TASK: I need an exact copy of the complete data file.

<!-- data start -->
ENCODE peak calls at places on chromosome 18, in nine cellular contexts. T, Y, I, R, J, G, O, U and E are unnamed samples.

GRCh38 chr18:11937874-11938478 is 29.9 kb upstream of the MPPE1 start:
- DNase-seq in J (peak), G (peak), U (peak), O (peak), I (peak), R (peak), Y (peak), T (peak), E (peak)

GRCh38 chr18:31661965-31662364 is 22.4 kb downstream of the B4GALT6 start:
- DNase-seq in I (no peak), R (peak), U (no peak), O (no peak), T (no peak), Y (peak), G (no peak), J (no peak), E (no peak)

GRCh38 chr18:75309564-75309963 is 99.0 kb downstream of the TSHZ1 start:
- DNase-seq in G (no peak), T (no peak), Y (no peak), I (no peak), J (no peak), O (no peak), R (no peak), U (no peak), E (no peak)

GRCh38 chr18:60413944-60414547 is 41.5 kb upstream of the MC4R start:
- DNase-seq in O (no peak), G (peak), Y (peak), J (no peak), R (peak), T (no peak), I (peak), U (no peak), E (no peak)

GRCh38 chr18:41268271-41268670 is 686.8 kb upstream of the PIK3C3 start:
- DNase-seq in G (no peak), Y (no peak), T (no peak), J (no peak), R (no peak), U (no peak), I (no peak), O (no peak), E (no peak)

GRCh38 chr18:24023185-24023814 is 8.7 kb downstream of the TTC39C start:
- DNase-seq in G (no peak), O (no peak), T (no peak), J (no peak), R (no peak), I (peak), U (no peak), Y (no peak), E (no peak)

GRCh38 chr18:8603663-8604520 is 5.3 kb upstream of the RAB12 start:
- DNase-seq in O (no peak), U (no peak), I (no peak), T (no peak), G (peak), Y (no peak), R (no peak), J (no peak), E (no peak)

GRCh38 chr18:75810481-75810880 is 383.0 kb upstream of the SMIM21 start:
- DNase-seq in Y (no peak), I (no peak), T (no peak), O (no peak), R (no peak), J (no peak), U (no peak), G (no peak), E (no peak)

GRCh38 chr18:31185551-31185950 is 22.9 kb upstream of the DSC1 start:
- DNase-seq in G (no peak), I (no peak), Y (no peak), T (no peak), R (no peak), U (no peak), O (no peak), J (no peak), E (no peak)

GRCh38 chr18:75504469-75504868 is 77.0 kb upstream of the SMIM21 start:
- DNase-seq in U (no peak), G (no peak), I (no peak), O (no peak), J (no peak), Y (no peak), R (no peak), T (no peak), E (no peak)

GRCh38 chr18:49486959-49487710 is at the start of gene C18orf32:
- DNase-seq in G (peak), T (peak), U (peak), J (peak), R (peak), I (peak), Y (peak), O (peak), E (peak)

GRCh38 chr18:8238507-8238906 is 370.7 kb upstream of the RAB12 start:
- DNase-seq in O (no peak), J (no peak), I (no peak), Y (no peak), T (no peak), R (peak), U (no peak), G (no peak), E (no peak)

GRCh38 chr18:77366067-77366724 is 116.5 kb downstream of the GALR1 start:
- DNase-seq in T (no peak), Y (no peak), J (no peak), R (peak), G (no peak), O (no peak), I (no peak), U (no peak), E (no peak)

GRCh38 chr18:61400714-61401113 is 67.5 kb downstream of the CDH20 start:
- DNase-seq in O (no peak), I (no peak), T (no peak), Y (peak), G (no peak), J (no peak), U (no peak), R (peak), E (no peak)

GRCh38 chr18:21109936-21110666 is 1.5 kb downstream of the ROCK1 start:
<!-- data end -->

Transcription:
ENCODE peak calls at places on chromosome 18, in nine cellular contexts. T, Y, I, R, J, G, O, U and E are unnamed samples.

GRCh38 chr18:11937874-11938478 is 29.9 kb upstream of the MPPE1 start:
- DNase-seq in J (peak), G (peak), U (peak), O (peak), I (peak), R (peak), Y (peak), T (peak), E (peak)

GRCh38 chr18:31661965-31662364 is 22.4 kb downstream of the B4GALT6 start:
- DNase-seq in I (no peak), R (peak), U (no peak), O (no peak), T (no peak), Y (peak), G (no peak), J (no peak), E (no peak)

GRCh38 chr18:75309564-75309963 is 99.0 kb downstream of the TSHZ1 start:
- DNase-seq in G (no peak), T (no peak), Y (no peak), I (no peak), J (no peak), O (no peak), R (no peak), U (no peak), E (no peak)

GRCh38 chr18:60413944-60414547 is 41.5 kb upstream of the MC4R start:
- DNase-seq in O (no peak), G (peak), Y (peak), J (no peak), R (peak), T (no peak), I (peak), U (no peak), E (no peak)

GRCh38 chr18:41268271-41268670 is 686.8 kb upstream of the PIK3C3 start:
- DNase-seq in G (no peak), Y (no peak), T (no peak), J (no peak), R (no peak), U (no peak), I (no peak), O (no peak), E (no peak)

GRCh38 chr18:24023185-24023814 is 8.7 kb downstream of the TTC39C start:
- DNase-seq in G (no peak), O (no peak), T (no peak), J (no peak), R (no peak), I (peak), U (no peak), Y (no peak), E (no peak)

GRCh38 chr18:8603663-8604520 is 5.3 kb upstream of the RAB12 start:
- DNase-seq in O (no peak), U (no peak), I (no peak), T (no peak), G (peak), Y (no peak), R (no peak), J (no peak), E (no peak)

GRCh38 chr18:75810481-75810880 is 383.0 kb upstream of the SMIM21 start:
- DNase-seq in Y (no peak), I (no peak), T (no peak), O (no peak), R (no peak), J (no peak), U (no peak), G (no peak), E (no peak)

GRCh38 chr18:31185551-31185950 is 22.9 kb upstream of the DSC1 start:
- DNase-seq in G (no peak), I (no peak), Y (no peak), T (no peak), R (no peak), U (no peak), O (no peak), J (no peak), E (no peak)

GRCh38 chr18:75504469-75504868 is 77.0 kb upstream of the SMIM21 start:
- DNase-seq in U (no peak), G (no peak), I (no peak), O (no peak), J (no peak), Y (no peak), R (no peak), T (no peak), E (no peak)

GRCh38 chr18:49486959-49487710 is at the start of gene C18orf32:
- DNase-seq in G (peak), T (peak), U (peak), J (peak), R (peak), I (peak), Y (peak), O (peak), E (peak)

GRCh38 chr18:8238507-8238906 is 370.7 kb upstream of the RAB12 start:
- DNase-seq in O (no peak), J (no peak), I (no peak), Y (no peak), T (no peak), R (peak), U (no peak), G (no peak), E (no peak)

GRCh38 chr18:77366067-77366724 is 116.5 kb downstream of the GALR1 start:
- DNase-seq in T (no peak), Y (no peak), J (no peak), R (peak), G (no peak), O (no peak), I (no peak), U (no peak), E (no peak)

GRCh38 chr18:61400714-61401113 is 67.5 kb downstream of the CDH20 start:
- DNase-seq in O (no peak), I (no peak), T (no peak), Y (peak), G (no peak), J (no peak), U (no peak), R (peak), E (no peak)

GRCh38 chr18:21109936-21110666 is 1.5 kb downstream of the ROCK1 start: